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  • State v. Lotter
    • United States
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    • 1 Julio 2022
    ...individuals protected by Atkins ’ prohibition against the execution of individuals who are intellectually disabled.93 For example, in Phillips v. State ,94 a case in which the U.S. Supreme Court denied a writ of certiorari, the Florida Supreme Court reasoned that while Hall "more precisely ......
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    ...been applied in cases based solely on circumstantial evidence." Id. at 217.On May 21, 2020, this Court decided Phillips v. State , 299 So. 3d 1013 (Fla. 2020). In Phillips , this Court receded from Walls v. State , 213 So. 3d 340 (Fla. 2016) (holding that Hall v. Florida , 572 U.S. 701, 134......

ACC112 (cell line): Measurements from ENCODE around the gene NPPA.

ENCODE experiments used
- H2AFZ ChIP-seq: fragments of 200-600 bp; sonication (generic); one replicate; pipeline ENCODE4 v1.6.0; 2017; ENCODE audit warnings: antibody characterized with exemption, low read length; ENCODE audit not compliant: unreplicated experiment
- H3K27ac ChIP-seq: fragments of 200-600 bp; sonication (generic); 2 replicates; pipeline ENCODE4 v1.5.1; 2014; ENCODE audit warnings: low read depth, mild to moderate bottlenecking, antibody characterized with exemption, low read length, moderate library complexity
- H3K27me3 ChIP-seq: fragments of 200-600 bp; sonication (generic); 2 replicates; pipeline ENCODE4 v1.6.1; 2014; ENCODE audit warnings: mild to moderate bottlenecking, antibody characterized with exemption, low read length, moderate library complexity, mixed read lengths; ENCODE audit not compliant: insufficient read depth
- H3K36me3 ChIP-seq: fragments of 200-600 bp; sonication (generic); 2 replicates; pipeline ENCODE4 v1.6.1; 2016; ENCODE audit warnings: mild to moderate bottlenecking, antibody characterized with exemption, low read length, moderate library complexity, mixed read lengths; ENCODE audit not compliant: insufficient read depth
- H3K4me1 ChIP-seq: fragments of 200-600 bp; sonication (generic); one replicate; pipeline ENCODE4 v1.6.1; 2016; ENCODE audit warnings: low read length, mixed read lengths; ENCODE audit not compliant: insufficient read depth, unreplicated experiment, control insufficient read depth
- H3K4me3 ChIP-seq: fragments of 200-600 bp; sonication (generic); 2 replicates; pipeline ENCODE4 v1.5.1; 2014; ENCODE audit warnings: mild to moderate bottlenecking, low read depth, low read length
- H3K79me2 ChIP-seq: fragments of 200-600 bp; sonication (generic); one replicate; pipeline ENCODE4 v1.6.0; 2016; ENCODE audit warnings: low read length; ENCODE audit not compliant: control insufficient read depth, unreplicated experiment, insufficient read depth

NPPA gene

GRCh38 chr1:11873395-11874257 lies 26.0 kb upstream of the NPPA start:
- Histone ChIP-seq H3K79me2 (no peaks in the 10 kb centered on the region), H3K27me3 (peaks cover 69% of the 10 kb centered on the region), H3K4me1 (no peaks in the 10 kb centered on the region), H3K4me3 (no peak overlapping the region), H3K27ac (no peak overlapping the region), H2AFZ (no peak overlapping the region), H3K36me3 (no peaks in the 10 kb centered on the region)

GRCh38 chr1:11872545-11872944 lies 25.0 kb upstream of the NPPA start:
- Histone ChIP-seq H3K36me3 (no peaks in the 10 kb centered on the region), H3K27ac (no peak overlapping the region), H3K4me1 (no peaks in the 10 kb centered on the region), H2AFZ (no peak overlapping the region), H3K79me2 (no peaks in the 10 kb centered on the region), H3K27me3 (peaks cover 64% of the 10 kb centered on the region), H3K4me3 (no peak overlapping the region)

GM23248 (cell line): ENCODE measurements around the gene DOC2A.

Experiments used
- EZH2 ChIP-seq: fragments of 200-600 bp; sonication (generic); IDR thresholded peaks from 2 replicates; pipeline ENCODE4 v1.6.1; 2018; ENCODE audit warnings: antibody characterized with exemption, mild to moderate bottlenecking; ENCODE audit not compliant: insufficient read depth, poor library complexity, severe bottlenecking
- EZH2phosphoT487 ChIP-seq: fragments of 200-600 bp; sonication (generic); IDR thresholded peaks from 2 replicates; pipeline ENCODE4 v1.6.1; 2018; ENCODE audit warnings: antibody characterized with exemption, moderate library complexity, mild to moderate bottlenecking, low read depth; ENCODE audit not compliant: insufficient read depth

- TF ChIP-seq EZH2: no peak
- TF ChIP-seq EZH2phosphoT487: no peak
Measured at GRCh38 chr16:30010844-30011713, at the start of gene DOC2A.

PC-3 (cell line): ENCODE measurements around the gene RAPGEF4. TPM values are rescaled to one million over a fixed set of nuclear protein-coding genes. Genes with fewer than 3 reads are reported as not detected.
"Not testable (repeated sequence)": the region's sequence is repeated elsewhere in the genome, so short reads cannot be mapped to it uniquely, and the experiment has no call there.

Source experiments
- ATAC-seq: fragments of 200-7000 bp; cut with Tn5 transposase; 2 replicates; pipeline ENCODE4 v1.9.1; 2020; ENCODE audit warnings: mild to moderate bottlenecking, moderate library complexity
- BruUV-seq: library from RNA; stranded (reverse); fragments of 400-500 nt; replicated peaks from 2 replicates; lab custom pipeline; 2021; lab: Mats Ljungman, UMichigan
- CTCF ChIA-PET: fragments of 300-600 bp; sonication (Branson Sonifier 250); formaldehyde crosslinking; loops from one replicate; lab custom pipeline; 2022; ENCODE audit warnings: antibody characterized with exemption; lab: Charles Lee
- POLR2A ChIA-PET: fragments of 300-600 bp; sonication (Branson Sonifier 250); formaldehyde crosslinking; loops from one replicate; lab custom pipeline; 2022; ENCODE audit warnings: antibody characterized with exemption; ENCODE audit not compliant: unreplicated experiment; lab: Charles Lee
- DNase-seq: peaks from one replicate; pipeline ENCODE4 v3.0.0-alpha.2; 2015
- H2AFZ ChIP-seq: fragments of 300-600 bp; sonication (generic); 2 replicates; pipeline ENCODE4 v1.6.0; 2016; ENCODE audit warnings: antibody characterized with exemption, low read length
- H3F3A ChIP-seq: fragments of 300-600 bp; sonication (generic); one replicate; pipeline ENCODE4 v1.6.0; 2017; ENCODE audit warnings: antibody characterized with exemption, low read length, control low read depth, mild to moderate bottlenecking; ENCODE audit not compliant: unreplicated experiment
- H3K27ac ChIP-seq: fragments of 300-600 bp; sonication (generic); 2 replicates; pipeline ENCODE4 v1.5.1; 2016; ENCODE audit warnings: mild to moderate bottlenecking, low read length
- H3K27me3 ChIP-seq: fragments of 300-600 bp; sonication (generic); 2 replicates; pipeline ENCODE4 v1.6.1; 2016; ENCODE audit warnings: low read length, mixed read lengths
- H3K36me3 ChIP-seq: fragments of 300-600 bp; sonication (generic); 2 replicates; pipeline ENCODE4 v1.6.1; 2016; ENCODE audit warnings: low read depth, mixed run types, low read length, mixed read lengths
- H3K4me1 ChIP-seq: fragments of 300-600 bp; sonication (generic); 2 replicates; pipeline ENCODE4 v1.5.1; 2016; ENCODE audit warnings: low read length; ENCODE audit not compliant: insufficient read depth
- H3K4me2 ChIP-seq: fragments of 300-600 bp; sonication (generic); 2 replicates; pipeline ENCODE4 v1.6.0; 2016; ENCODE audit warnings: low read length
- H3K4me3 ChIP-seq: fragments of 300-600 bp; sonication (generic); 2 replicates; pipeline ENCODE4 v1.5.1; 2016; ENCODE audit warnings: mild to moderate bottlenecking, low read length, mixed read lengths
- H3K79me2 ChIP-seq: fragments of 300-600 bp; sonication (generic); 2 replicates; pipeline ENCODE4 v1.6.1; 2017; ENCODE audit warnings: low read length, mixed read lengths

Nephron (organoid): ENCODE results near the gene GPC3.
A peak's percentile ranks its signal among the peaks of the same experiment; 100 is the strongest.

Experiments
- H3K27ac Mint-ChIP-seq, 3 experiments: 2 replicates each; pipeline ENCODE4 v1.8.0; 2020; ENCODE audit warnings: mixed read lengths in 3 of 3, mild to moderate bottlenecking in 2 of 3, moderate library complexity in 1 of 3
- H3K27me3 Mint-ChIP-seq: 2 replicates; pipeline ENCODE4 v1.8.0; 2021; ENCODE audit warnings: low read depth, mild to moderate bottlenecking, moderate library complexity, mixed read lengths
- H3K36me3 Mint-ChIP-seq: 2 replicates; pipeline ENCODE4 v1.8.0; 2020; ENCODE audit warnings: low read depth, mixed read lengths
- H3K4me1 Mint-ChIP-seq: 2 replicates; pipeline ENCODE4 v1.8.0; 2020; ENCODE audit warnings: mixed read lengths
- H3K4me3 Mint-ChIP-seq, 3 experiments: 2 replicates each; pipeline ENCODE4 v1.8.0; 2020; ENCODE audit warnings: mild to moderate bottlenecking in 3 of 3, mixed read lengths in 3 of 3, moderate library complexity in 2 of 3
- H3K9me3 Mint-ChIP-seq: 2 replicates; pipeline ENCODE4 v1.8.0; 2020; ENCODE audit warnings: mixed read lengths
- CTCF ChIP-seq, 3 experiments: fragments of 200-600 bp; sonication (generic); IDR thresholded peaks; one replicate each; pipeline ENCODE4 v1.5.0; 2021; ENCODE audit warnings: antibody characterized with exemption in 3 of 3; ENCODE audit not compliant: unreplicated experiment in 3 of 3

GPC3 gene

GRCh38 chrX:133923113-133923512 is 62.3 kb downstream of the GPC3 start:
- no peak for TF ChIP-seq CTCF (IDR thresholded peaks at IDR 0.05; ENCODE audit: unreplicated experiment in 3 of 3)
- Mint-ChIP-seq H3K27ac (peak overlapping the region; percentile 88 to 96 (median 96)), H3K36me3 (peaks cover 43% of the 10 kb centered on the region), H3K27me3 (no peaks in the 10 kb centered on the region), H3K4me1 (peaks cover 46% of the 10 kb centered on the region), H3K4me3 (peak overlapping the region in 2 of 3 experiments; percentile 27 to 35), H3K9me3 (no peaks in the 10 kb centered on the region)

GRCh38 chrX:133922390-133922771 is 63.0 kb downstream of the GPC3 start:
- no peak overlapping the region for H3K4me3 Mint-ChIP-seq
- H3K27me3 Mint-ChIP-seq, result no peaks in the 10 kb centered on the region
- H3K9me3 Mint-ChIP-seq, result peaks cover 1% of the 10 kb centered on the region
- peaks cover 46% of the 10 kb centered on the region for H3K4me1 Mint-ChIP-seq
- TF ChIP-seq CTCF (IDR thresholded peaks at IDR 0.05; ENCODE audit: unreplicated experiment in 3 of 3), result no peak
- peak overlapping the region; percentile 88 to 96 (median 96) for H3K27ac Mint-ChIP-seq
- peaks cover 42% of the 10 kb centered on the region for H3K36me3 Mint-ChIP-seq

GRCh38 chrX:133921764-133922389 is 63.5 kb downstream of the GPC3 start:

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    ...not announce new substantive constitutional rule that must be applied retroactively to cases on collateral review); Phillips v. State, 299 So.3d 1013 (Fla. 2020), cert, denied ___U.S. ___, 141 S.Ct. 2676, 210 L.Ed.2d 837 (2021) (holding Hall did not apply retroactively on state collateral r......